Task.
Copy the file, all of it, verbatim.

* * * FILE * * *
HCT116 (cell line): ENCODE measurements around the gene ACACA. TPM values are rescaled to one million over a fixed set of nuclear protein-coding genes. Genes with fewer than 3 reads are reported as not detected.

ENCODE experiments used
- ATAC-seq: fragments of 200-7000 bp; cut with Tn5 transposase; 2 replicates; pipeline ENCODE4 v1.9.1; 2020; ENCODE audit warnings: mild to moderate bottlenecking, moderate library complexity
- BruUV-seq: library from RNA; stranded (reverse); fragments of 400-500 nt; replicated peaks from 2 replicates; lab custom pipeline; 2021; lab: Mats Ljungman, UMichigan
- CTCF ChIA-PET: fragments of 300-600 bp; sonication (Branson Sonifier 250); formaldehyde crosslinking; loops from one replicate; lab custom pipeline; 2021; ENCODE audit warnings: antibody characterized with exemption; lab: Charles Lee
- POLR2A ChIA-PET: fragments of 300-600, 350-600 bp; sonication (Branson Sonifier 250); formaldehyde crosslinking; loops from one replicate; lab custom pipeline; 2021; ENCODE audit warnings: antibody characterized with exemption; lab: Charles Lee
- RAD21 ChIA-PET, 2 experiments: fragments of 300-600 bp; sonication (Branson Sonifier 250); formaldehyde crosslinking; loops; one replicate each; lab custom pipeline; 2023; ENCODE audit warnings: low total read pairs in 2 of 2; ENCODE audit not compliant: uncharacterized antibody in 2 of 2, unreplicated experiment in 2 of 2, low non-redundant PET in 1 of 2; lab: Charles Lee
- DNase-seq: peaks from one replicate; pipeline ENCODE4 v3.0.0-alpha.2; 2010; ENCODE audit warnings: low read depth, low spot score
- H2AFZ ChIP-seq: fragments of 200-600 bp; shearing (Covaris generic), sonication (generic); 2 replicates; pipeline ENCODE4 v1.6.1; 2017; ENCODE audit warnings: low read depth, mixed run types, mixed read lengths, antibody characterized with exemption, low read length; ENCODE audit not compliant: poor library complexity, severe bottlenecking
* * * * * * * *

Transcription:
HCT116 (cell line): ENCODE measurements around the gene ACACA. TPM values are rescaled to one million over a fixed set of nuclear protein-coding genes. Genes with fewer than 3 reads are reported as not detected.

ENCODE experiments used
- ATAC-seq: fragments of 200-7000 bp; cut with Tn5 transposase; 2 replicates; pipeline ENCODE4 v1.9.1; 2020; ENCODE audit warnings: mild to moderate bottlenecking, moderate library complexity
- BruUV-seq: library from RNA; stranded (reverse); fragments of 400-500 nt; replicated peaks from 2 replicates; lab custom pipeline; 2021; lab: Mats Ljungman, UMichigan
- CTCF ChIA-PET: fragments of 300-600 bp; sonication (Branson Sonifier 250); formaldehyde crosslinking; loops from one replicate; lab custom pipeline; 2021; ENCODE audit warnings: antibody characterized with exemption; lab: Charles Lee
- POLR2A ChIA-PET: fragments of 300-600, 350-600 bp; sonication (Branson Sonifier 250); formaldehyde crosslinking; loops from one replicate; lab custom pipeline; 2021; ENCODE audit warnings: antibody characterized with exemption; lab: Charles Lee
- RAD21 ChIA-PET, 2 experiments: fragments of 300-600 bp; sonication (Branson Sonifier 250); formaldehyde crosslinking; loops; one replicate each; lab custom pipeline; 2023; ENCODE audit warnings: low total read pairs in 2 of 2; ENCODE audit not compliant: uncharacterized antibody in 2 of 2, unreplicated experiment in 2 of 2, low non-redundant PET in 1 of 2; lab: Charles Lee
- DNase-seq: peaks from one replicate; pipeline ENCODE4 v3.0.0-alpha.2; 2010; ENCODE audit warnings: low read depth, low spot score
- H2AFZ ChIP-seq: fragments of 200-600 bp; shearing (Covaris generic), sonication (generic); 2 replicates; pipeline ENCODE4 v1.6.1; 2017; ENCODE audit warnings: low read depth, mixed run types, mixed read lengths, antibody characterized with exemption, low read length; ENCODE audit not compliant: poor library complexity, severe bottlenecking